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This is a discussion on Is an ADN worth it in CT? in Connecticut Nursing, part of United States Nursing ... I don't want to get into the whole ADN vs. BSN debate, but I am questioning how hospitals and other...by CTGuy Aug 12, '09I don't want to get into the whole ADN vs. BSN debate, but I am questioning how hospitals and other health employers look at nurses with an ADN. I know that CT has several good ADN programs, and I have been accepted into one of them. I am just worried that if I seek to obtain an ADN, I won't find a job and only find that they want you to have a BSN.
For those of you with an ADN, was it hard to find a job when you graduated? For the RN's out there, have you seen any favor toward a BSN? Thanks.
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- Aug 14, '09 by NurseKeiKeiI'm not a nurse yet, I'm merely a nursing student but I have worked in the hospital environment for over 10 years. When I chose to accept admission to an ADN program, I too had to wrestle with the ADN/BSN debate. What I have found is that, for the most part, the ADN programs are really respected and viewed as a great way to start your career. The difficulty in finding a position, especially in this economy, does not stem from the type of degree you have but the number of years experience. Many hospitals/health facilities are naturally trying to deal effectively with budget demands and realize that the cost to hire a new grad (ADN or BSN) is more taxing to their bottom line than hiring an experience nurse; (the experienced nurse will be able to hit the "ground running" where as the new grad will not, new grad will require preceptorship etc.). As a new grad, despite the program level you choose, you may need to accept a job that was not on the top of your list, until you gain experience. But that is not to say that you WON'T get hired at your "ideal" job. There are plenty of hospitals/LTC/doctor's offices that hire new grads of all levels. The important thing is to pick the program that best suits your needs. Perform your best and a job will definitely come. If you do decide to choose the ADN program then the potential for growth and advancement will definitely give you the motivation you need to pursue additional education. Good luck!Last edit by NurseKeiKei on Aug 14, '09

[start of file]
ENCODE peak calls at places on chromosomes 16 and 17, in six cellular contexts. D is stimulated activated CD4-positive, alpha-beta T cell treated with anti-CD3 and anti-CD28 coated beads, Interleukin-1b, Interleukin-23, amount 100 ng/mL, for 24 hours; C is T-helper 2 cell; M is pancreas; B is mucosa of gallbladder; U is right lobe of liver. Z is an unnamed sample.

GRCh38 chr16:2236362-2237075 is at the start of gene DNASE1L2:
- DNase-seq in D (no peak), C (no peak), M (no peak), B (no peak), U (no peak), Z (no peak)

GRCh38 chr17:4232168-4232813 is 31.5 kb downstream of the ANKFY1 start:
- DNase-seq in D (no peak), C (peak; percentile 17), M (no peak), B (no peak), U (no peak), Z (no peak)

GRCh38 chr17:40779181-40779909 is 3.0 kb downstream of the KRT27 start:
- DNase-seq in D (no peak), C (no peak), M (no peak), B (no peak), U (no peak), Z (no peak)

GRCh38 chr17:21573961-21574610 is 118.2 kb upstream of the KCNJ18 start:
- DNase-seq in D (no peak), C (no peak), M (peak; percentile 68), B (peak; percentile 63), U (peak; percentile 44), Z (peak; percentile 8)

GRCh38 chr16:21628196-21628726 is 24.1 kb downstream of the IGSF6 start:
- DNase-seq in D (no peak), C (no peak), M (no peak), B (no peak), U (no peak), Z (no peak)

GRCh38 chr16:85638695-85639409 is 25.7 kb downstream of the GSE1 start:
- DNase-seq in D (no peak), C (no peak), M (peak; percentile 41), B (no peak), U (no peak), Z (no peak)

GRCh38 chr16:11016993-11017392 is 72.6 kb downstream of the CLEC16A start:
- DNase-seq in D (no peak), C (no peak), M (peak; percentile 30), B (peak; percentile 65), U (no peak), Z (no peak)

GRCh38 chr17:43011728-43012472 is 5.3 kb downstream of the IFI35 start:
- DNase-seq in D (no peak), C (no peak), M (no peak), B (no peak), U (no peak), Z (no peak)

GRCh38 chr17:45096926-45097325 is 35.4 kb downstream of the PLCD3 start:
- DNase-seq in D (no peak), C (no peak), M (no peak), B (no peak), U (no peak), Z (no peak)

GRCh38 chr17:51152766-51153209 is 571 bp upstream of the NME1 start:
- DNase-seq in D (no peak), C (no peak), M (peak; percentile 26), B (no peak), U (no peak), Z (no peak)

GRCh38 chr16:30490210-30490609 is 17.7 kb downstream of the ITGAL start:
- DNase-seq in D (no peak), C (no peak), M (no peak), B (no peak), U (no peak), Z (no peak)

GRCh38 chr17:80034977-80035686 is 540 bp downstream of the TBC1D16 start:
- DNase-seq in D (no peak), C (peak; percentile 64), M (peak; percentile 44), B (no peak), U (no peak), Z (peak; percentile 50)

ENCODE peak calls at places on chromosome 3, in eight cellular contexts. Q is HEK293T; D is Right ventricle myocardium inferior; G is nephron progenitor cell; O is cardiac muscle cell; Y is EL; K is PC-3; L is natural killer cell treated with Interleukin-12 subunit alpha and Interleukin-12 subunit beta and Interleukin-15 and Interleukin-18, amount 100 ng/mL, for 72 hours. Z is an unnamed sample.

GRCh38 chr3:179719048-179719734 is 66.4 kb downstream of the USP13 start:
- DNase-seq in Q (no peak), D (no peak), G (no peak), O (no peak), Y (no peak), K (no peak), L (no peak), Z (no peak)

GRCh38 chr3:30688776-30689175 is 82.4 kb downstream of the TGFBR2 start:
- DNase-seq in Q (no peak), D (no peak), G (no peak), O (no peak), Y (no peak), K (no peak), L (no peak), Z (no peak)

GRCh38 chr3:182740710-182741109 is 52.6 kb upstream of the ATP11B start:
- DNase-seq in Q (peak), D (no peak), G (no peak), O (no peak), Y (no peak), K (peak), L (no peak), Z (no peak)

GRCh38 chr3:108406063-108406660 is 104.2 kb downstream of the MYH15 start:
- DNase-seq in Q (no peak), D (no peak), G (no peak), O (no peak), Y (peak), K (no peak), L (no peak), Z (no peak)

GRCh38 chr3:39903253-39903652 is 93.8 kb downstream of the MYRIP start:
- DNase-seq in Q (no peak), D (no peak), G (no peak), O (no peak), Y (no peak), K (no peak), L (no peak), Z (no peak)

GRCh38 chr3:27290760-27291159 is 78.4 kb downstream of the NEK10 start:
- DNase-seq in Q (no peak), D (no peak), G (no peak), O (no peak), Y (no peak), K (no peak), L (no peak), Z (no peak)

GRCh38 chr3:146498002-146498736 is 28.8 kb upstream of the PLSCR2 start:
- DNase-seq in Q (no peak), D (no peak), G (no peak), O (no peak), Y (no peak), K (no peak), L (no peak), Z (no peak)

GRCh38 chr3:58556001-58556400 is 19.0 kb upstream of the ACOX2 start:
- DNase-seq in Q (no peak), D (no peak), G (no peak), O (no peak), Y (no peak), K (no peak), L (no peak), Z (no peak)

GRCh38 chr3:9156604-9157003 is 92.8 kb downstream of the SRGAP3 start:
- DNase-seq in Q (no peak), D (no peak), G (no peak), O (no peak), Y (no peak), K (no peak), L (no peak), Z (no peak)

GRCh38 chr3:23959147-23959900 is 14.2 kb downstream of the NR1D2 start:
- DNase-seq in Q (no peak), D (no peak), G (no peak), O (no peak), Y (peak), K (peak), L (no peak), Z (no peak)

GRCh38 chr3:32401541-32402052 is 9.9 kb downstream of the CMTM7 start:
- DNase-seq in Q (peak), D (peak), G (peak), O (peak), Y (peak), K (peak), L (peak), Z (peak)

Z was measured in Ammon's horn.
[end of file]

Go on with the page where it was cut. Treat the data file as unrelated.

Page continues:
- Aug 16, '09 by ThornbirdDefinitely! Congratulations on your acceptance. CT ADN programs are very competetive to get into. You may someday want a BSN for advancement into more admin type positions, but will not be discriminated against at the entry level for not having a BSN. Right now jobs are not as plentiful as in the past due to the economy. Hopefully, by the time you graduate it will be better. At the moment highest demand is in LTC/subacute. Don't sell that short, pay is generally good & there is a lot to learn. The LPN's are the ones having trouble finding work. An RN is still in demand no matter what level of schooling completed.
- Aug 17, '09 by achapmanFor those of you with an ADN, was it hard to find a job when you graduated? For the RN's out there, have you seen any favor toward a BSN? >>
When I was interviewing they honestly didnt even ask ADN or BSN, as long as you had your RN thats all they cared about.
- Aug 18, '09 by SoxfanRNOne of the few barriers you will face as an ADN grad is with Magnet institutions that require a certain percentage of BSNs+ to retain their Magnet status. In CT, Middlesex is magnet; I'm not sure if Hartford still has Magnet status.
Other institutions may look at BSNs first but will hire an ADN without problem based on the interview, resume, experience, and references. First impressions make a big difference, including your e-mail address on your resume, so be prepared.
BTW, congratulations on your acceptance.